Dogs are very sensitive to experiences and will remember negative ones really well. If something happens while they are drinking water, such as a tail getting stepped on or a sudden loud noise that scares them, then they are liable to not want to drink water or eat food from the bowl and location where they were when it happened. They can associate the fear they felt with the bowl or the location. You can try buying a new bowl or moving the current bowl to a new location where they will feel safer to eat or drink. You can also see some hesitation in eating or drinking if you have recently adopted a dog, they may be too afraid initially to eat or drink so moving the bowl to a quiet area for them can help them feel safe to eat and drink. It can take some dogs a few weeks to adjust to a new home. Some dogs are also sensitive to noises in general so if their bowl is near something that routinely makes loud sounds, such as a running washing machine, dryer, or a heavily trafficked part of the house, then they can be too scared to eat or drink. You can try moving their bowl to a new location where it is quieter, and they may start to eat and drink normally. They are also very sensitive to smell so if their bowl is getting dirty quickly or isn’t changed and cleaned frequently enough then they may not want to drink the dirty water. Keeping the bowl washed and with clean water could help in those cases.

Diagnosing Serious Dehydration in Dogs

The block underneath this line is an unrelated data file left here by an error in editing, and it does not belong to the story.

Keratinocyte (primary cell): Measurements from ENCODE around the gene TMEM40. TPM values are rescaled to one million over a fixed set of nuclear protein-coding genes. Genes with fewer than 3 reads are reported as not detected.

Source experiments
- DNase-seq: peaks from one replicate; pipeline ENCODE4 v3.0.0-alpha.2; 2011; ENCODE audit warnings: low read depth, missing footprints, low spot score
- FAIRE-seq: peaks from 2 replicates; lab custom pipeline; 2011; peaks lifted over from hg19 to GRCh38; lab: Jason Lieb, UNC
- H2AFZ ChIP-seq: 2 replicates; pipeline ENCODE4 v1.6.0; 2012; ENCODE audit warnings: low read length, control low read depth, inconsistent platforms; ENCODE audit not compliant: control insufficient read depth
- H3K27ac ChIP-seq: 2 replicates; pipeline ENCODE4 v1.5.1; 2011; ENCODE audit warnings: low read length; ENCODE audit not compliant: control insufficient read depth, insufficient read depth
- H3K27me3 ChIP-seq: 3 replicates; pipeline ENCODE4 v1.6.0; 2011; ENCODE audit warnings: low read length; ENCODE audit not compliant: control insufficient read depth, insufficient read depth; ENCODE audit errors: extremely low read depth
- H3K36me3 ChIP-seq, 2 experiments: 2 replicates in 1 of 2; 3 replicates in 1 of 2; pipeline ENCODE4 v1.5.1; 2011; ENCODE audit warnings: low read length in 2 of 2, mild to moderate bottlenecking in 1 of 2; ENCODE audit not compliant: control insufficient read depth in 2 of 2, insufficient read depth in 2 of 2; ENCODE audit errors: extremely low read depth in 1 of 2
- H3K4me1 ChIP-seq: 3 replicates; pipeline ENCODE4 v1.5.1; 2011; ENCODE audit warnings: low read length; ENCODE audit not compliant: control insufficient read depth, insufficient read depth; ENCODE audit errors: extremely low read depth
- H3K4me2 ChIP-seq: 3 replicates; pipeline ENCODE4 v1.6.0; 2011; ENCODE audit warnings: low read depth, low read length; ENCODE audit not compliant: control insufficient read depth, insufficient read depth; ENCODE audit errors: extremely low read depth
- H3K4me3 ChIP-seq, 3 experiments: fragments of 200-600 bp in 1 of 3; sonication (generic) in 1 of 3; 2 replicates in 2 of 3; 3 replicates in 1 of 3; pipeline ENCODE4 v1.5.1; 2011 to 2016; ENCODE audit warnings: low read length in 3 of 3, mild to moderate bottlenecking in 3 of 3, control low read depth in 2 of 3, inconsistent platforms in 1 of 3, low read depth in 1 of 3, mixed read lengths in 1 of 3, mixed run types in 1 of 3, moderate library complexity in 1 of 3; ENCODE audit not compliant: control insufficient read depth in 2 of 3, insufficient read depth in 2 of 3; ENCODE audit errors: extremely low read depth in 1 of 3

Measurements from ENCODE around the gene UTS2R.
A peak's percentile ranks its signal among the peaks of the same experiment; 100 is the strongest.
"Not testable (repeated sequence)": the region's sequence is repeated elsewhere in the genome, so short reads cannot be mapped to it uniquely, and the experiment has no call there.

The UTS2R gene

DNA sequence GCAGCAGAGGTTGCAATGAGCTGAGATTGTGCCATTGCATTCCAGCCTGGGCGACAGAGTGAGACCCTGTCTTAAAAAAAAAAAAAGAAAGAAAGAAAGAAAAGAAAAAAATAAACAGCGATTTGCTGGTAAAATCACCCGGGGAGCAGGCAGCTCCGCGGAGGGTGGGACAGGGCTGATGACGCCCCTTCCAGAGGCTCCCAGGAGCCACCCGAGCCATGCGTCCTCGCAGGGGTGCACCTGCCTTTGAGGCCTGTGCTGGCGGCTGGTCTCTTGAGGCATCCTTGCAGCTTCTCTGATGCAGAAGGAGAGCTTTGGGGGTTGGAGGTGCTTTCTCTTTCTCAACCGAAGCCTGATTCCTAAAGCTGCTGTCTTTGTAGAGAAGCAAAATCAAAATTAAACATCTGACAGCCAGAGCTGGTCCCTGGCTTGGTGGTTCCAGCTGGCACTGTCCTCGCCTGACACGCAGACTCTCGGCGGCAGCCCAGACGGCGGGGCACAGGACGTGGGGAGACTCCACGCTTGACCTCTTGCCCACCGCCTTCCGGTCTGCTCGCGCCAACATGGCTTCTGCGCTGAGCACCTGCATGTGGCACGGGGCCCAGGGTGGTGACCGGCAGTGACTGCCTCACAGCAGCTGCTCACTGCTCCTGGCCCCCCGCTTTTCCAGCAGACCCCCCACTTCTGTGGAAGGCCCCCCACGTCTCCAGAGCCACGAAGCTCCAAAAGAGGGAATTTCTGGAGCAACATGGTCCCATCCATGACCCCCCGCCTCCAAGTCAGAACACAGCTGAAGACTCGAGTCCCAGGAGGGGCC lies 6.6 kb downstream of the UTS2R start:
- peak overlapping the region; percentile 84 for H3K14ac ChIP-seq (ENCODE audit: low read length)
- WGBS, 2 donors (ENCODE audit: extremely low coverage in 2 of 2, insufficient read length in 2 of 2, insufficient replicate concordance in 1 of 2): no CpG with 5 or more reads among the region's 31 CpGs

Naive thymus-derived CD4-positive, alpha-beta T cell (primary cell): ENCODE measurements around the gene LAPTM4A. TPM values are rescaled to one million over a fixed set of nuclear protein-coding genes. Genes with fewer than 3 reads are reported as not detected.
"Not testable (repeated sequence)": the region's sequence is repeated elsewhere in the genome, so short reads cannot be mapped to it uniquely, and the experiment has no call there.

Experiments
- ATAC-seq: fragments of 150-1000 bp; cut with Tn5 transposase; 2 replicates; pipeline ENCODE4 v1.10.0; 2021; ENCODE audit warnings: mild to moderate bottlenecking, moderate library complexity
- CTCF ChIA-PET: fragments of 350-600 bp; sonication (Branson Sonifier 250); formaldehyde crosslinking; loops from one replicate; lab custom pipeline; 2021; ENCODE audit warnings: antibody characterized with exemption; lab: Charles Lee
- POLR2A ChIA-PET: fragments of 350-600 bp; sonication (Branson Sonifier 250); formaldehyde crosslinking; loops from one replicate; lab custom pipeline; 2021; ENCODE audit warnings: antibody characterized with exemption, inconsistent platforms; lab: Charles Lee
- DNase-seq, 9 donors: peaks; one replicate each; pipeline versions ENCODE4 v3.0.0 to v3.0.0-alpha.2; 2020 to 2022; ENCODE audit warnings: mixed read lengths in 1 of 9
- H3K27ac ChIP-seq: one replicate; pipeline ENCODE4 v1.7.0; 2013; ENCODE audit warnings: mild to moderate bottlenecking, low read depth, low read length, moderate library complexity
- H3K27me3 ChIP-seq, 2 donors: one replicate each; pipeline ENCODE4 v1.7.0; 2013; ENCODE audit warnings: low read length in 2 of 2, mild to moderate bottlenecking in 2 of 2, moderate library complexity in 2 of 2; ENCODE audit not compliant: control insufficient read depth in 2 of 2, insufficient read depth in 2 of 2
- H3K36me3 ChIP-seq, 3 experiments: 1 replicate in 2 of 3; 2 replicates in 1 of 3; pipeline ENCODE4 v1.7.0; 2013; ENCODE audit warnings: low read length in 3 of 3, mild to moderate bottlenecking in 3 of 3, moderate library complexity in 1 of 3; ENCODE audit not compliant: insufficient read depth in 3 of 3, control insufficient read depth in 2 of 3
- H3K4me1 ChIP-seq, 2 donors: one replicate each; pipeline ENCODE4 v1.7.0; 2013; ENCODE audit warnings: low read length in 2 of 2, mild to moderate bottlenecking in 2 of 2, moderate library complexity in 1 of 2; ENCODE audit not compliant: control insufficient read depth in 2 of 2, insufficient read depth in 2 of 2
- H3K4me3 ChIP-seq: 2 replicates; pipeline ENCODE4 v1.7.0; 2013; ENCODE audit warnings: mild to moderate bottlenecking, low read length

If you’re concerned about water intake and if it’s an appropriate amount for your dog to be drinking, then you can monitor how much your dog is drinking. Measure out the amount you are putting in the bowl for your dog and then check its level the following day. You can use the scale mentioned above about how much your dog should be drinking. Taking their weight in kilograms (if you don’t know it in kilograms then take the weight in pounds and multiply it by 2.2, this will give you the weight in kilograms) and multiply it by 50 to get the milliliters they should be drinking in 24 hours. You can also do some very simple checks to see if your dog is dehydrated. You can look at their eyes, the eyes should be bright and alert. Their gums should be moist, you can check their capillary refill time by gently pressing at a pink spot on the gum line and watch to see how long it takes to return back to pink, if it’s under two seconds then the hydration level is normal. You can also perform a skin tent, lift up a piece of their skin between the shoulder blades and it should quickly return to normal. If it stays in a tent shape, then your dog is dehydrated. You may also see some other symptoms associated with dehydration such as lethargy, loss of appetite, a decrease in the amount of urine they produce, or a darker colored urine. These signs can indicate a serious problem and you should take your dog to the vet for examination. Most dogs will drink what they need to and stay hydrated appropriately unless there is something wrong.